Blindly rushing into projects that go nowhere

But China’s efforts to grow a robust domestic semiconductor industry are off to a rocky start, and the country’s rush to achieve self-sufficiency could lead to hiccups along the way. A partially complete semiconductor plant in Wuhan that was one of the most high-profile in China’s semiconductor push has abruptly halted construction over shortage of funds — and appears to have no plans to begin production. The company, Wuhan Hongxin Semiconductor Manufacturing (HSMC), is the latest in a string of semiconductor investments to end in failure due to broken fund chains, haphazard qualification checks on investors, and lack of preparedness by the local government. HSMC was established in 2017, but has produced almost no output.

The central government is aware that local governments plunging into projects they do not understand or cannot undertake could cause the country’s semiconductor push to stall. At a press conference (in Chinese) held by the National Development and Reform Commission (NDRC) on October 20, spokeswoman Mèng Wěi 孟玮 acknowledged the current chaos (SupChina’s translation):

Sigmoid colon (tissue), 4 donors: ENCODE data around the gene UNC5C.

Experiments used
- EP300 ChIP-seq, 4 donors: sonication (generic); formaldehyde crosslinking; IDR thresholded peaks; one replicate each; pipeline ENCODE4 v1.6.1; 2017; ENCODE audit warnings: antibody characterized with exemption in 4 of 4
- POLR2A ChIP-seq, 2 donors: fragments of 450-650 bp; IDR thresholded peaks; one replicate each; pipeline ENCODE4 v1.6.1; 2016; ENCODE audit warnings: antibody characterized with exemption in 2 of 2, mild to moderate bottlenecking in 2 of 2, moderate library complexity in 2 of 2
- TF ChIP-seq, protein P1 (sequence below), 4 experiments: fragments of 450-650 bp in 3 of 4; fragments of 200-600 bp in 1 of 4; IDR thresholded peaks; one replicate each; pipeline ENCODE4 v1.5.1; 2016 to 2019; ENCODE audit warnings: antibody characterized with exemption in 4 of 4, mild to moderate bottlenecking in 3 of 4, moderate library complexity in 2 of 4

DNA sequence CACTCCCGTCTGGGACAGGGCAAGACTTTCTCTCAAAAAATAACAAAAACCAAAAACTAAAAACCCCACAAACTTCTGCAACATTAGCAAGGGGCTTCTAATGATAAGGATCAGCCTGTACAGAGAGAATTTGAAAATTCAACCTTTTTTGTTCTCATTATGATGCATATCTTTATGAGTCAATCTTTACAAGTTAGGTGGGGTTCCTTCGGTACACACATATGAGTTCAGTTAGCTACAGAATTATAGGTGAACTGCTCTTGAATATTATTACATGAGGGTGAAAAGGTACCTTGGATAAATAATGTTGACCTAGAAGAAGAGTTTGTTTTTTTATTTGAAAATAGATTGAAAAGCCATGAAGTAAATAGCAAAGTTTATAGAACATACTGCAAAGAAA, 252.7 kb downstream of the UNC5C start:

We have also noticed that heady enthusiasm for investment in the integrated circuit industry in China continues to rise. Some “three noes” companies — no experience, no technology, and no talent — have joined the industry. [The people involved] don’t understand the laws and regulations, they blindly begin projects, they make the same low-level mistakes. Some projects have even just come to a standstill and some factory buildings are vacant, resulting in waste of resources.

Meng did not call out any specific factories or municipalities by name. She said the NDRC had “strengthened top-level design” and “paid close attention to industrial planning,” and would continue to do this to bring “order” back to Chinese chipmaking.  

Don’t count Chinese chips out just yet

In the meantime, SMIC is reportedly making strides in its quest to develop more advanced chips. Chinese chip designer Innosilicon announced it has successfully taped out its first chip based on SMIC’s N+1 process technology. The breakthrough could mean China may soon be in the early stages of producing an equivalent to the advanced 7nm process node, although it remains to be seen when the chips could begin mass production.

SMIC is the latest high-profile Chinese company to become a target of the Trump administration amid escalating trade conflict between the two countries. President Trump previously placed sanctions, or threatened to do so, on multiple Chinese tech companies, including the video-sharing app TikTok, messaging app WeChat, and electronics company Huawei.

The Chinese chipmaking industry undoubtedly faces some serious hurdles. But while the road to semiconductor self-reliance may be a tough one, multiple China-based tech companies have become forces to be reckoned with in recent years. If the past is any indication, it’s not inconceivable that the country could soon innovate its own path to chipmaking independence.